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Implementing Full Text Indexing with PostgreSQL : Page 3

Although PostgreSQL doesn't include full-text indexing and search capabilities by default, you can install and use the TSearch2 module that ships with PostgreSQL to index and search large amounts of text efficiently.


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Using TSearch2
You need to make several modifications to the table to use Tsearch2. First, add a vectors column. The vectors column carries the vector value of the column data you are going to be searching. In this case you want to calculate the vectors for the description column. To add the column to the table execute the following command.

   ALTER TABLE public.cmd_contact_task_entries
   ADD COLUMN vectors tsvector;
The command adds a new type—called tsvector—to PostgreSQL via Tsearch. After adding the column you also need to add a new index. The index to be created is a gist index. Gist is an acronym for Generalized Search Tree. You can find more information on the specifics of this type of index here. Tsearch uses the gist index to store the words of the documents by lexeme—a fundamental unit of language. A lexeme of a word is based on the lexicon (the collection of words) of a particular language such as English. For example, a lexeme of the word find is found, or finding.

   CREATE INDEX description_index 
   ON cmd_contact_task_entries 
   USING gist(vectors);
You have now created the basic structure for using full text indexing with the cmd_contact_task_entries table but you need to update the vectors column to have the correct information. You can do this with the following update statement:

   UPDATE cmd_contact_task_entries 
   SET vectors = to_tsvector(description);
After completing these steps, you can start processing queries. Here's an example query that looks for the same terms as the regex example at the beginning of this article. The query displays matched items in the TSearch headline format:

   SELECT entry_id,headline(description,q), 
   rank(vectors,q) 
   FROM cmd_contact_task_entries, 
   to_tsquery('apache|php') AS q 
   WHERE vectors @@ q ORDER BY rank(vectors,q) DESC;
On our work system, the query returns 216 rows (versus only 7 using the regex query). The first five are displayed below:

   -[ RECORD 1]------------------------------------------ 
   entry_id | 2435
   headline | <b>php</b> <b>php</b>-devel <b>php</b>
   -imap <b>php</b>-ldap pine psmisc python 
   python-devel
   rank | 0.468559
   
   -[ RECORD 2 ]----------------------------------------- 
   entry_id | 4167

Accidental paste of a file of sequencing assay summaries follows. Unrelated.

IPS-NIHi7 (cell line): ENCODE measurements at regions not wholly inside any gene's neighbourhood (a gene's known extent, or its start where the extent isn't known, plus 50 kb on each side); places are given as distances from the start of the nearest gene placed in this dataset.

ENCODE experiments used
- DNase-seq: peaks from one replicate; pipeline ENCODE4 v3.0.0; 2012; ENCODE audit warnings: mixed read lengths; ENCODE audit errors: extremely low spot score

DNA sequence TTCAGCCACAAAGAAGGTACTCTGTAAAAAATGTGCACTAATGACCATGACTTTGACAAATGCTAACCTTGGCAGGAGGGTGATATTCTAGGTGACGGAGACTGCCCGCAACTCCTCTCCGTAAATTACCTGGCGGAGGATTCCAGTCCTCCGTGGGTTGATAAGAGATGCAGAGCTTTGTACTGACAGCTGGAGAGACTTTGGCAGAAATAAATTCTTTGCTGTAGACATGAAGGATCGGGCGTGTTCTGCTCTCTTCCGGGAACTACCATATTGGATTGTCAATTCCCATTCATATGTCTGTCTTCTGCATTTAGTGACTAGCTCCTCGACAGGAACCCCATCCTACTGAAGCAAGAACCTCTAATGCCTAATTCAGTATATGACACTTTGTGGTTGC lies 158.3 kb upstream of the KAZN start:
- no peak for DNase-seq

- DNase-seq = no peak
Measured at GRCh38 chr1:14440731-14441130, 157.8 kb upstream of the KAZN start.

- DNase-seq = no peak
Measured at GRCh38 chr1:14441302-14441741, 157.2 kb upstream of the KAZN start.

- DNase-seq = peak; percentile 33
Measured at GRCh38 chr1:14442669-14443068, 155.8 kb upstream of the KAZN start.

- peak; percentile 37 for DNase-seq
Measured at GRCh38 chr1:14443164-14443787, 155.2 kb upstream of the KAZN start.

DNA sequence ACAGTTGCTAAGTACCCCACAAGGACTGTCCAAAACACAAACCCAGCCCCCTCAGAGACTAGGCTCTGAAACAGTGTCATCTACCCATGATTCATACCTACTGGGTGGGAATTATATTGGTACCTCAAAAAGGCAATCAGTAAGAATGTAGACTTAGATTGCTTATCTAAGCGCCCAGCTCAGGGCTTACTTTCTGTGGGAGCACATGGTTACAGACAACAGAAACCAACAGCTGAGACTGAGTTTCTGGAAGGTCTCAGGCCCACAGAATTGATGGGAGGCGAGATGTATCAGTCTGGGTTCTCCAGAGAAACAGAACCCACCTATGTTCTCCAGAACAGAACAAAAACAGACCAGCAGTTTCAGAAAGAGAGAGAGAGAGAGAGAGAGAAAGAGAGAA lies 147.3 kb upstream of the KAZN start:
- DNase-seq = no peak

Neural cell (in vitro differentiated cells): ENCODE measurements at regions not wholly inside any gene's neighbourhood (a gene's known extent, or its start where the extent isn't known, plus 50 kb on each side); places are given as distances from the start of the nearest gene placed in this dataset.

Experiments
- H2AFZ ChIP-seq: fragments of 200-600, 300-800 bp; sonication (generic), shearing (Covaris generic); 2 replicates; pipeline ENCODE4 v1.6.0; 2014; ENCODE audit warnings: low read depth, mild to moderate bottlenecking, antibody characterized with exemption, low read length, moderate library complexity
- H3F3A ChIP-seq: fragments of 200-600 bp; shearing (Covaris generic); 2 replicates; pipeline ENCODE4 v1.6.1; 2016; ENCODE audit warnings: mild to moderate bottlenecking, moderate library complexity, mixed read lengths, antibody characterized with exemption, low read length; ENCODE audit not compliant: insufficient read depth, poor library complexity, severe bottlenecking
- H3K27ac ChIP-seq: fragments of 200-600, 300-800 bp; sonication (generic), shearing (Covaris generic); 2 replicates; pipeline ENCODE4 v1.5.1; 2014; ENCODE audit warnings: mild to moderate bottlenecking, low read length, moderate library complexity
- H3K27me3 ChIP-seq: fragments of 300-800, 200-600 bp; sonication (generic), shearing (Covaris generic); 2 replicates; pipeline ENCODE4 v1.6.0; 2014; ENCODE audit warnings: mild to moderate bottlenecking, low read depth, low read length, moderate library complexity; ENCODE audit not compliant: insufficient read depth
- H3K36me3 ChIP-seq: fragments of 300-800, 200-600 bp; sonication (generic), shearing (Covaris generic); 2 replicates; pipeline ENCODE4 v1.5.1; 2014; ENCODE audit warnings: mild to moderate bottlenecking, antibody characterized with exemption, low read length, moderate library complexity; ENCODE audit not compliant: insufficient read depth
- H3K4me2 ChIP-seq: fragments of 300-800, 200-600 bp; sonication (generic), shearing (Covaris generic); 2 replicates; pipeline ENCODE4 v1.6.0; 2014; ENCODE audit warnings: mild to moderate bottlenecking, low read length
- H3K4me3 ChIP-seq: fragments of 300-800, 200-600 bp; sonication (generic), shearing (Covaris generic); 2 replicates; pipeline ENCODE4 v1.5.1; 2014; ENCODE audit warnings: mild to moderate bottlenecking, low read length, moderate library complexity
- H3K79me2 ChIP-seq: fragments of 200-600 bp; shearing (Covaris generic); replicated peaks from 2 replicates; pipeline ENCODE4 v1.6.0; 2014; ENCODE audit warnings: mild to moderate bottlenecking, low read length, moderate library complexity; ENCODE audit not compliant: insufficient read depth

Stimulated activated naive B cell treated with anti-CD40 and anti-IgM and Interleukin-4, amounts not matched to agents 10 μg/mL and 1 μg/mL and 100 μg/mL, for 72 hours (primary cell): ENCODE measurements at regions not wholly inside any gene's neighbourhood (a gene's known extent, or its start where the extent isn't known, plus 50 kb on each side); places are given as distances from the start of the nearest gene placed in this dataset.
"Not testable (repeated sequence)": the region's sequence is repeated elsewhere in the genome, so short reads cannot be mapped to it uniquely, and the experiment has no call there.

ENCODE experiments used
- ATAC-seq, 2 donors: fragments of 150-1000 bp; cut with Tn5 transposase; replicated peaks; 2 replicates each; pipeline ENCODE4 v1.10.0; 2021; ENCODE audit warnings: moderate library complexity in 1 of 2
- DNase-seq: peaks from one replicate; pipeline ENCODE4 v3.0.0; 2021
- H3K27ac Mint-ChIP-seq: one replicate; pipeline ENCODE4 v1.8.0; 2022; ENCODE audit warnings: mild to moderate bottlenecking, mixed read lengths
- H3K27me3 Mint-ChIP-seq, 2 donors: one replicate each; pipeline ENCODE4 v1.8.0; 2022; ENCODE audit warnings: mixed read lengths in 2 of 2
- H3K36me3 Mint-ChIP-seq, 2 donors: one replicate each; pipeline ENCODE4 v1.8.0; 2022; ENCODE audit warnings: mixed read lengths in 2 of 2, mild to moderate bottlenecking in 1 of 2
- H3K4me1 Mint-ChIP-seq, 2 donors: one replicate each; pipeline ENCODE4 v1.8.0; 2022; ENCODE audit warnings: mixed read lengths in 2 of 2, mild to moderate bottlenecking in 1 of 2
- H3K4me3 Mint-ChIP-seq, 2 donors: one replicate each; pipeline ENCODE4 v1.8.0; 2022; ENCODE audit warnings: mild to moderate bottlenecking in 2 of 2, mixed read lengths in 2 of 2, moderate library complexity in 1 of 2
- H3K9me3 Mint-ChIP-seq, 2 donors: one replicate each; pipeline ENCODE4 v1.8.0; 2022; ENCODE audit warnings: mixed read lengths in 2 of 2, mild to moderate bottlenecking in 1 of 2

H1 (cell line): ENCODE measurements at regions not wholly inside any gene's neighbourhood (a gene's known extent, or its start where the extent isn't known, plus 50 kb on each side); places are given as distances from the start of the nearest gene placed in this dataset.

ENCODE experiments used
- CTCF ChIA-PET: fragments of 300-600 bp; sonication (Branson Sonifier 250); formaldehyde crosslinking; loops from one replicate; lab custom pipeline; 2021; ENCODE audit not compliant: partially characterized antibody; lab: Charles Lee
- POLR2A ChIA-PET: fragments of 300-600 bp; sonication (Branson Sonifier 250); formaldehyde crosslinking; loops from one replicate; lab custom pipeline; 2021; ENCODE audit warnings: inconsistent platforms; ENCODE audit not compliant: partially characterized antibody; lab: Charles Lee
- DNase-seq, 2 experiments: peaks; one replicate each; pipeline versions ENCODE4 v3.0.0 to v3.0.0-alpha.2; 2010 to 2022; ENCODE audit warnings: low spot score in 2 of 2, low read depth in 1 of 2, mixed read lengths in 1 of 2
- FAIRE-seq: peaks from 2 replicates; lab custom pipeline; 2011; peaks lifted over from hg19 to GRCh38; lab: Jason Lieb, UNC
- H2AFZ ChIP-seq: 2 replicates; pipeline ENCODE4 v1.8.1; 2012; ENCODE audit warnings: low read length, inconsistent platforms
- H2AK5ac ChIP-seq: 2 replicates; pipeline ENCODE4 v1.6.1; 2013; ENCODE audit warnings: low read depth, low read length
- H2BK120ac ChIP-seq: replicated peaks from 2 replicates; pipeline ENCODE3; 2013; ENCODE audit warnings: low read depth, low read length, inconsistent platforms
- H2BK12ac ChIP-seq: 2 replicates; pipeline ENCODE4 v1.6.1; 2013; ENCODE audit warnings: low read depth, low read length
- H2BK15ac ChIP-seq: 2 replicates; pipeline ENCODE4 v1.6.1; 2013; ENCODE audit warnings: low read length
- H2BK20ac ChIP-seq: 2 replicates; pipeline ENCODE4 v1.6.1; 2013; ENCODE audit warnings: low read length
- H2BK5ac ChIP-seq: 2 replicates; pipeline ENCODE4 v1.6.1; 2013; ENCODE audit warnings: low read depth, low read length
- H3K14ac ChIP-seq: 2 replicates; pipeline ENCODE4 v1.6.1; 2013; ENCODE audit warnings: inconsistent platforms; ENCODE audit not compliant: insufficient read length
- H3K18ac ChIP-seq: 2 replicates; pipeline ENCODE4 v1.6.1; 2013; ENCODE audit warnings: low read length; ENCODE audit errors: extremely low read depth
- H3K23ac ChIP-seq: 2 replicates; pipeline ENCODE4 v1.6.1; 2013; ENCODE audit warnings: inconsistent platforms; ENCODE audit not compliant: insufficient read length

headline | <b>php</b> for <b>apache</b> and we 
   attempted to fix the dependencies several times and 
   ended up
   rank | 0.468559
   
   -[ RECORD 3 ]----------------------------------------- 
   entry_id | 2786
   headline | <b>php</b> 4.3.2 and compiled 
   (but <b>apache</b> wasn't starting back up 
   properly....redoing it with
   rank | 0.40951
   
   -[ RECORD 4 ]----------------------------------------- 
   entry_id | 2203
   headline | <b>apache</b> 1.3. Installed LXP 0.9.
   <b>Apache</b> is now running with LXP but did not 
   get a chance
   rank | 0.3439
   
   -[ RECORD 5 ]----------------------------------------- 
   entry_id | 1504
   headline | <b>Apache</b> 1.3.20, <b>PHP</b> 4.0.5, 
   lxp 0.7.9, OpenSSL and
   rank | 0.3439
Notice that using the headline function in the search query causes the results to have the search terms emphasized with the <b> (bold) html tag. Also, the results are ranked to provide a weighted result.

You can make this more manageable by rewriting the query as a function. Because you'll need to return multiple rows, the function needs to be a SetOF function. When creating a SetOf function you need to create a custom type:

   CREATE TYPE desc_results 
   AS (entry_id INTEGER, headline TEXT, rank REAL);
After creating the custom type you create a function that calls that type:

   CREATE OR REPLACE FUNCTION dresults(text) 
   RETURNS SETOF desc_results AS '
   SELECT entry_id,headline(description,q),
   rank(vectors,q) 
   FROM cmd_contact_task_entries, 
   to_tsquery($1) AS q 
   WHERE vectors @@ q ORDER BY rank(vectors,q) 
   DESC;' LANGUAGE 'SQL';
Now, rather than writing the full search query, you can use a much simpler query such as:

   SELECT * FROM dresults('apache|php');
TSearch2 has many capabilities that were not discussed in this article. If after reading this, you're still thirsting for more information I suggest you review the excellent project documentation listed in the resources column.



Joshua D. Drake is President of Command Prompt, Inc. a dedicated PostgreSQL support and custom programming company. He is also the co-author of "Practical PostgreSQL" from O'Reilly and Associates.
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